At times it was challenging for me to properly focus the scope. While my eyesight may not be perfect, generally I am able to adjust scope settings on both the eye relief and side focus without any issues. On several occasions I found myself at the range, and in the field attempting to make focal adjustments for a sharper image. It’s unclear to me if this is an issue with this scope model or a problem with this specific demo unit. While this did present a challenge, I highly recommend everyone put their hands on the BDX system to experience how it works and to feel it in action. Having the ability to customize your optic view from your app on your phone is one of the better features. As an avid bowhunter, a single pin helps to keep me focused when it comes to shooting as opposed to multiple pins. The same goes for this scope system where I can have just one reticle illuminated and watch it adjust accordingly on the range finder. “Range a target, put the holdover dot on target, pull the trigger, impact. SIG SAUER’s BDX, just CONNECT THE DOT”. SIG SAUER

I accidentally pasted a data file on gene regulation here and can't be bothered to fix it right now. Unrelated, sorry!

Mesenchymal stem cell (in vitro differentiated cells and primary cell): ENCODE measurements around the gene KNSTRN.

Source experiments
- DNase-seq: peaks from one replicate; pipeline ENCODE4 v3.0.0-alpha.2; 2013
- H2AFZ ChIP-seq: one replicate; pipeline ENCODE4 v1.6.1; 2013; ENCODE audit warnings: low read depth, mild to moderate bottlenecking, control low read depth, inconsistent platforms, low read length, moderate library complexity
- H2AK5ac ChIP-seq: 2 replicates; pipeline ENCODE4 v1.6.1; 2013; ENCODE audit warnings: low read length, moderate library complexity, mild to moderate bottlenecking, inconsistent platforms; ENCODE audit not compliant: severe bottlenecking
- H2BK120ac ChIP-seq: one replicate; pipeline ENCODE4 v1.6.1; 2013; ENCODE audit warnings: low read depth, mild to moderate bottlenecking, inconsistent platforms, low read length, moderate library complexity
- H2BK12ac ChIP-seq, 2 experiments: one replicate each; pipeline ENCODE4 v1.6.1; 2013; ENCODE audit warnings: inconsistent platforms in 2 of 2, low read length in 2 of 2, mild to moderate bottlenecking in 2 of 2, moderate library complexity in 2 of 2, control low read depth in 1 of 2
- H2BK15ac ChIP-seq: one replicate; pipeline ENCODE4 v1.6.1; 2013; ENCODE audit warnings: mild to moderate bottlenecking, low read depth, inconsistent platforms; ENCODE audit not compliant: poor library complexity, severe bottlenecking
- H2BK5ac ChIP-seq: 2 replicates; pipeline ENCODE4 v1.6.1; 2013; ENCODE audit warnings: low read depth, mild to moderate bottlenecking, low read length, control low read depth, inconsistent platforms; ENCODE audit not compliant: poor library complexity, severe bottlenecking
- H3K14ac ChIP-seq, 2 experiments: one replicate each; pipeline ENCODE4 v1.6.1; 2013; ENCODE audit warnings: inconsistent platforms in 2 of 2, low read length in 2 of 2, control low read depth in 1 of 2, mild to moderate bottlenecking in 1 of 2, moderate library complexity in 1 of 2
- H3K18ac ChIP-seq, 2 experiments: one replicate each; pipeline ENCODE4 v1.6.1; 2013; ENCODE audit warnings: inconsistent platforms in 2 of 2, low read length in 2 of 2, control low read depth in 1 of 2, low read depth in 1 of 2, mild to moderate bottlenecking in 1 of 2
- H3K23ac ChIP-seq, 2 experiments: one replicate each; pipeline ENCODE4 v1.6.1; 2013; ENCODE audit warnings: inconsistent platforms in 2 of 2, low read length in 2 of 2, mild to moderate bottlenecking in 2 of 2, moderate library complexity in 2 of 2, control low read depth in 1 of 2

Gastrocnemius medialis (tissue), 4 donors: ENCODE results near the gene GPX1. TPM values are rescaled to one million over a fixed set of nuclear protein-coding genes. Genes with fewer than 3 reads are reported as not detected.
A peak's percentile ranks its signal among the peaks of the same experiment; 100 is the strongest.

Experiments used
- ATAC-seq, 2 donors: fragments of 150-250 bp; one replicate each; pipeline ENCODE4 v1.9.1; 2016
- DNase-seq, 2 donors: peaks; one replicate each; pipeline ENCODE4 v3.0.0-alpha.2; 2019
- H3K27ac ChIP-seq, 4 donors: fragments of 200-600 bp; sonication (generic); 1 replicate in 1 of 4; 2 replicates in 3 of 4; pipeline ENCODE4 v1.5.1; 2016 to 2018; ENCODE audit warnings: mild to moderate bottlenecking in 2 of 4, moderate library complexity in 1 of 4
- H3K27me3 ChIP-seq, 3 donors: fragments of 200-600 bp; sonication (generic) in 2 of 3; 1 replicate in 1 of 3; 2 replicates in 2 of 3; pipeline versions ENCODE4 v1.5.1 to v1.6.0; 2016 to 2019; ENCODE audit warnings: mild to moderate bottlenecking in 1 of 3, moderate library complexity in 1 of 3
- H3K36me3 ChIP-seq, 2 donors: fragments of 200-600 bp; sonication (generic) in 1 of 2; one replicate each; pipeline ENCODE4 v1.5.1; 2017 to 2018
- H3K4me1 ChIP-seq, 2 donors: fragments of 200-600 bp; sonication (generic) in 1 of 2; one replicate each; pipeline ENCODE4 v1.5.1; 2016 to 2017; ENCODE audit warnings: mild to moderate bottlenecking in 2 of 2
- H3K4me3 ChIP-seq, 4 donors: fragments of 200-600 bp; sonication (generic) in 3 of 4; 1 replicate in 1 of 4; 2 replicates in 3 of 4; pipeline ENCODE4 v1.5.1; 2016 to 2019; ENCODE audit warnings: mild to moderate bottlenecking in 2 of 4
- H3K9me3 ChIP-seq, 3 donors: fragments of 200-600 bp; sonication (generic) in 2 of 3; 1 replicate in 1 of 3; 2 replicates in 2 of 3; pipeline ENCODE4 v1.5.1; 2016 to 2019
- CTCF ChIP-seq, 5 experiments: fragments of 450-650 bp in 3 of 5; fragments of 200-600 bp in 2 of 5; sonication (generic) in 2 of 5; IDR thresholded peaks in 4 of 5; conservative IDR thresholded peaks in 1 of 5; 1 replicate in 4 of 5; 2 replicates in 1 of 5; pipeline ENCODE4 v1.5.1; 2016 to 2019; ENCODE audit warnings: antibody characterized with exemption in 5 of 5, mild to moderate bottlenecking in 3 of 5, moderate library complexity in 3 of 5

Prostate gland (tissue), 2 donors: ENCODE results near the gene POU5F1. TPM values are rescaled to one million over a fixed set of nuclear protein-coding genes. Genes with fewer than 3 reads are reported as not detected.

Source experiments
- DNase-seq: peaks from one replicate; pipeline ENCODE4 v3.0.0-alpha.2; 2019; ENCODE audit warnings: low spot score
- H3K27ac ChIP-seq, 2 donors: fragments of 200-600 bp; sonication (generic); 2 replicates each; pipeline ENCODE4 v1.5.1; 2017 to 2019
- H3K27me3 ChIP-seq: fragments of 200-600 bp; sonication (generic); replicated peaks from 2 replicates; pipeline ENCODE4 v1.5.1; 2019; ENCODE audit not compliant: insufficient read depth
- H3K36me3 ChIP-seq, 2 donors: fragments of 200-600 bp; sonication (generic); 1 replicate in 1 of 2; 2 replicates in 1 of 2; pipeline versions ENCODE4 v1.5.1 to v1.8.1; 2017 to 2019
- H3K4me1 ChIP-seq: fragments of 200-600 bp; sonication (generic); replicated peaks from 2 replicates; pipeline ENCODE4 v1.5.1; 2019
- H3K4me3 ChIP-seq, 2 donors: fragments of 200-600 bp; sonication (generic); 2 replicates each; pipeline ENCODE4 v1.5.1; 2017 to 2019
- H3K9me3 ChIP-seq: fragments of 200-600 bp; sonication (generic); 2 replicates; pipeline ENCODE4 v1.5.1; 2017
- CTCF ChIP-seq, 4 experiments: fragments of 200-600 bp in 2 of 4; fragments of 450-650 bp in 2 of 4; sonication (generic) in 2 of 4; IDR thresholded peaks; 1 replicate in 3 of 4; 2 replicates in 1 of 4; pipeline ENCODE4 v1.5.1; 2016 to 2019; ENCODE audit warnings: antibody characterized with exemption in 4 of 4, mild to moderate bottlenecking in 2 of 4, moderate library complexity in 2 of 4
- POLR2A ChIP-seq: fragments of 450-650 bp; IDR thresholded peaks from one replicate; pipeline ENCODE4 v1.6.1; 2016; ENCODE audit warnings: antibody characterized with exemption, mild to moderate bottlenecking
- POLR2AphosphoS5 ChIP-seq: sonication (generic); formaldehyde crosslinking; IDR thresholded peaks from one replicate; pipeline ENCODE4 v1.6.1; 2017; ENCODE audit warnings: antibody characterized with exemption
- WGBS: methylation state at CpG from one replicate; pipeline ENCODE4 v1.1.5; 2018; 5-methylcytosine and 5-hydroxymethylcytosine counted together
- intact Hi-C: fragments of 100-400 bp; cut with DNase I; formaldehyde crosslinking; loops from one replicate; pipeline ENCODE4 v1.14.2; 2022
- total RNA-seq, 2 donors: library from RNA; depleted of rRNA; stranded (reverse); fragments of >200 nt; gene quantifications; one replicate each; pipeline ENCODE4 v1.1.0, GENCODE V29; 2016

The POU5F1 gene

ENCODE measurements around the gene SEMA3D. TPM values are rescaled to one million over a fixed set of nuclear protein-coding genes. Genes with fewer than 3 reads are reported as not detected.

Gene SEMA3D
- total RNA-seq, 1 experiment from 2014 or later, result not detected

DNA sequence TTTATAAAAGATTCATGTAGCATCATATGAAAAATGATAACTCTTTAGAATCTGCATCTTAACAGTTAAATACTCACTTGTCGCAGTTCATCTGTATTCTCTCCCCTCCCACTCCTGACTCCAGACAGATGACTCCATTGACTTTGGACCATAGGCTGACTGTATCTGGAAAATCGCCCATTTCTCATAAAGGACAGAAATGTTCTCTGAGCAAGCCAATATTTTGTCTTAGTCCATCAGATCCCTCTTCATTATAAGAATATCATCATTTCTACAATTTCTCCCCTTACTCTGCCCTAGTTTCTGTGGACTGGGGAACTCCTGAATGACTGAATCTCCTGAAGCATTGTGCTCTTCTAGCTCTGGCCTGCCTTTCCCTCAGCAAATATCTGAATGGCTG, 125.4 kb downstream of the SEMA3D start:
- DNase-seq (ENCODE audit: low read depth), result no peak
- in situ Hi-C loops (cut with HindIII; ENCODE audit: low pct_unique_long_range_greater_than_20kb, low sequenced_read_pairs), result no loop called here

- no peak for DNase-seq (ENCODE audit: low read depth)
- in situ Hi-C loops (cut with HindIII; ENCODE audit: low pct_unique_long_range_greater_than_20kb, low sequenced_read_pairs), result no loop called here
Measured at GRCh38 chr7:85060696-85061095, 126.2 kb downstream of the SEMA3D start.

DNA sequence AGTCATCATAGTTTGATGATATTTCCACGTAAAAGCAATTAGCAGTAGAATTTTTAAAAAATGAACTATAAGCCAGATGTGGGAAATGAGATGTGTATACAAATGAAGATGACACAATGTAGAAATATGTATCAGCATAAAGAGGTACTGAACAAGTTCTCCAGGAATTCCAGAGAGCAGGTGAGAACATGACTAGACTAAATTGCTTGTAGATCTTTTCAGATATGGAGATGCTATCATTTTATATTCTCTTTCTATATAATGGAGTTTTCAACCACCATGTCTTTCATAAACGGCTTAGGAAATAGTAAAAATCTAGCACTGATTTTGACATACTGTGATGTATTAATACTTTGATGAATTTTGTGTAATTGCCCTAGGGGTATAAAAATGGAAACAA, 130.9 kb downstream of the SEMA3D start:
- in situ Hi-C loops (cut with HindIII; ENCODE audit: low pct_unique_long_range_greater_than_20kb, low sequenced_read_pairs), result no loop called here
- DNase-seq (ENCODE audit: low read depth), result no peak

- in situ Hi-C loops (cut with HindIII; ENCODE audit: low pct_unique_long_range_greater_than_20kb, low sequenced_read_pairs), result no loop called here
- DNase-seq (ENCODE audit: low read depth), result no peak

The perks of this specimen don’t stop there though, the brain of this operation has an anti-cant notification while you are engaging your target. On both the left and right side of your crosshairs, an amber light will appear indicating if you are out of cant or not. This is an excellent feature for any shot distance allowing you as the shooter to adjust accordingly. As to be expected with any illuminated reticle, having the ability to adjust the brightness can be done on the side of the scope for those bright sunny or low light days. The Bluetooth indicator located near the eye relief will let you know if both devices are paired while your scope and range finder are active. I have high hopes in the future SIG will place this somewhere else as it was a nuisance in low light during evening sits. Trying to focus with limited light on your target, and having a blue flashing light in your eye was challenging. While these are just a few features of this scope, the SIG SAUER BDX webpage will give you a more detailed overview of options, number of profiles and more. This technology is too good to pass up for future hunting trips.